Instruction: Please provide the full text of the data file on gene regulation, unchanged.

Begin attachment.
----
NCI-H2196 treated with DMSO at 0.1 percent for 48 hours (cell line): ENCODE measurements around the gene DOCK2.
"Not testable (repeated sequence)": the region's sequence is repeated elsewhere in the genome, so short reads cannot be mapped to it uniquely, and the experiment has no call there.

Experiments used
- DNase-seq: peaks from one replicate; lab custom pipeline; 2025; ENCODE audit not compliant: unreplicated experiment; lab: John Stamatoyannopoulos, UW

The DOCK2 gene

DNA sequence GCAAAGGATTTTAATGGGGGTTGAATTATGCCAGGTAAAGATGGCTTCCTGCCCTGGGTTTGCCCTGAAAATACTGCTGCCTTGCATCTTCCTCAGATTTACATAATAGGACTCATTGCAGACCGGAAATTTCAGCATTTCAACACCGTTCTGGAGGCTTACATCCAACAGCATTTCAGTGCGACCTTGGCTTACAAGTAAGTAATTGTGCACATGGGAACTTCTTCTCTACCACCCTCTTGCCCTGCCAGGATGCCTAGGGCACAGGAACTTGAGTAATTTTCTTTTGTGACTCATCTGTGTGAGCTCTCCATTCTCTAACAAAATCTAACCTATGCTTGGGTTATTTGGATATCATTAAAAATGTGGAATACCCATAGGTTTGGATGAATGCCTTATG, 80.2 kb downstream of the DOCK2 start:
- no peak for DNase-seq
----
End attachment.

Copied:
NCI-H2196 treated with DMSO at 0.1 percent for 48 hours (cell line): ENCODE measurements around the gene DOCK2.
"Not testable (repeated sequence)": the region's sequence is repeated elsewhere in the genome, so short reads cannot be mapped to it uniquely, and the experiment has no call there.

Experiments used
- DNase-seq: peaks from one replicate; lab custom pipeline; 2025; ENCODE audit not compliant: unreplicated experiment; lab: John Stamatoyannopoulos, UW

The DOCK2 gene

DNA sequence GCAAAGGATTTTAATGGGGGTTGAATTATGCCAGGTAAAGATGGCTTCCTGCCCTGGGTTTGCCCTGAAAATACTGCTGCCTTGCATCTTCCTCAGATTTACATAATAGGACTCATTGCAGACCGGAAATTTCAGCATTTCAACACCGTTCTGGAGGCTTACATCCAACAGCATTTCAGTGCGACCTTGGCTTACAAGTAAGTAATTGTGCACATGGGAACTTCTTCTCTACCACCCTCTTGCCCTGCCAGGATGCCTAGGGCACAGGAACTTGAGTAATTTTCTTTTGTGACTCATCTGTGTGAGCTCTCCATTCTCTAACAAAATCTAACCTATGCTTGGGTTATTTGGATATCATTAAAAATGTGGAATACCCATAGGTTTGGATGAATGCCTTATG, 80.2 kb downstream of the DOCK2 start:
- no peak for DNase-seq